I hope I helped,

    Maciek

    Sunday, June 8, 2008 11:15 AM
  • In order to change the type of the object you need to copy the contents of the object to a new instance.  Create a new instance of the desired type, copy the contents of the original type into it (including the PK), then you can DeleteOnSubmit the original instance and InsertOnSubmit the new instance.
    Sunday, June 8, 2008 5:47 PM
    Moderator

All replies

  • Discriminator is the column value used to map an entity to a base\child class for a LINQ to SQL inheritance hierarchy. It is updatable till you don't map it to the primary key of the table (in which case it anyways has limited usage). So you should be able to do what you want.

    Friday, June 6, 2008 10:55 PM
  • Hi,

     

    Thanks for your reply.  I've tried changing the value of the discriminator field in my code but I get an exception thrown telling me that changing the value would cause the type of the object to change.  I can see why it wouldn't like this - but that is actually what I am trying to achieve!!

     

    Any ideas?

     

    Thanks,

    - Chris

    Saturday, June 7, 2008 8:35 AM
  • Hi Chris,

     

    I really think that you shouldn't do it this way. Remember that LINQ to SQL is on O/R mapper, it bridges the relational model and object model together. But the whole idea with O/RM is to think with objects and work with objects. The relational model shouldn't be bothering the programmers head.

     

    The change you are trying to do is not possible in object model (you cannot make a Party object to be a User object, unless it is a User already). So my advice is to do it the object-oriented way: create another object if this kind of change happens. Then delete the old one in the database and insert the new one.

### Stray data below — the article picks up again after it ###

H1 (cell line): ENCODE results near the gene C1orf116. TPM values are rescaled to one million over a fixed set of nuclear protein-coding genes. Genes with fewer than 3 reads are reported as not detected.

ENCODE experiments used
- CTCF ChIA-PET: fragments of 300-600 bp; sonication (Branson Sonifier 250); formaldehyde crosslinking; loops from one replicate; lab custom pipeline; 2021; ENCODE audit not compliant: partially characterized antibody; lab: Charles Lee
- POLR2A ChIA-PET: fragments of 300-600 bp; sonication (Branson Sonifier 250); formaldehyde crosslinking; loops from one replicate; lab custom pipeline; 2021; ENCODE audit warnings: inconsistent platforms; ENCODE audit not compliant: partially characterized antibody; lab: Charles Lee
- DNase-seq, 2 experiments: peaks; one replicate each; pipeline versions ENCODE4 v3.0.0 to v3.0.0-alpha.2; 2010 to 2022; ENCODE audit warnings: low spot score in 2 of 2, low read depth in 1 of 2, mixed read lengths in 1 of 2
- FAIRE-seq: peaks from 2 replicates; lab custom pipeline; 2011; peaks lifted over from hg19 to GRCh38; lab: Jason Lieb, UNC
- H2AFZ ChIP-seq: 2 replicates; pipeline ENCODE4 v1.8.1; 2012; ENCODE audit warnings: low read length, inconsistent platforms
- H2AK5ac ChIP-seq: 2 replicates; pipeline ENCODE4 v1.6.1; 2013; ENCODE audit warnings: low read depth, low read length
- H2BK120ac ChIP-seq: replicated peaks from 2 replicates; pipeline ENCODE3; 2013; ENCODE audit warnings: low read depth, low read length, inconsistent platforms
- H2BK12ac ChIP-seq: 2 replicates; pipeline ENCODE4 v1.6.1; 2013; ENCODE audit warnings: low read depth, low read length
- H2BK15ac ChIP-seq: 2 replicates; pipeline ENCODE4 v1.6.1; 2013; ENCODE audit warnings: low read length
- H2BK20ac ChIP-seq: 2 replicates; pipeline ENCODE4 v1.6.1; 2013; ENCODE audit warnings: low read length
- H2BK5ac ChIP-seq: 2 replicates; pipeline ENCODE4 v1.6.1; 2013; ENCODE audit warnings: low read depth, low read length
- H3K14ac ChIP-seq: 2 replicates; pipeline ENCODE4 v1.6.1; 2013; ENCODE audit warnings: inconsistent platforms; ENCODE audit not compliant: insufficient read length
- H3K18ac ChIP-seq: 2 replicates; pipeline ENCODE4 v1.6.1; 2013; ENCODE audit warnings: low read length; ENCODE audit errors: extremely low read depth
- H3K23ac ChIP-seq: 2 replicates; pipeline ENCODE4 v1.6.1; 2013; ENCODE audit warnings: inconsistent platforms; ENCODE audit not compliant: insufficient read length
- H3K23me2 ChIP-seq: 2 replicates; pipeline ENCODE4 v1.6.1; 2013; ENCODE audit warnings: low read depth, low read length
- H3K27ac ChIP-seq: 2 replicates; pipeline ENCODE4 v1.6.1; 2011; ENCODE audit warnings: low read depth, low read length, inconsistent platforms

If you really want to avoid doing this for some reason, you could execute a direct SQL statement in LINQ to SQL and modify the discriminator column of the row that holds you object's information (UPDATE ...). But remember that this might generate runtime errors, because of the LINQ to SQLs identity management feature: you might need to create a new data context when you do such a change in some cases. Another drawback is that the code will depend on the mapping, so if you would want to change the discriminator codes for classes, your code could break. And of course there might be a problem when associations are involved: you might break the whole object model. Consider this scenario:

     

    A User class is associated with a Foo class 1 - 1. You change a type of on object form User to Organisation, which does not have an association with Foo class. Now, if you fetch the new Organisation from database, everything might be fine, but what if you would want to list all the Foos and their Users? Your Organisation will magically become a User, but they are in a different branch of the inheritance hierarchy. Plus, it might generate another set of runtime errors Smile.

     

    I hope I helped,

    Maciek

    Sunday, June 8, 2008 11:15 AM
  • In order to change the type of the object you need to copy the contents of the object to a new instance.  Create a new instance of the desired type, copy the contents of the original type into it (including the PK), then you can DeleteOnSubmit the original instance and InsertOnSubmit the new instance.
    Sunday, June 8, 2008 5:47 PM
    Moderator
  • Thanks to all for your help!

     

    I'm traditionally a relational database man - so it's taking a while to get my head around the object oriented way of doing things!!

     

    - Chris

    Sunday, June 8, 2008 8:31 PM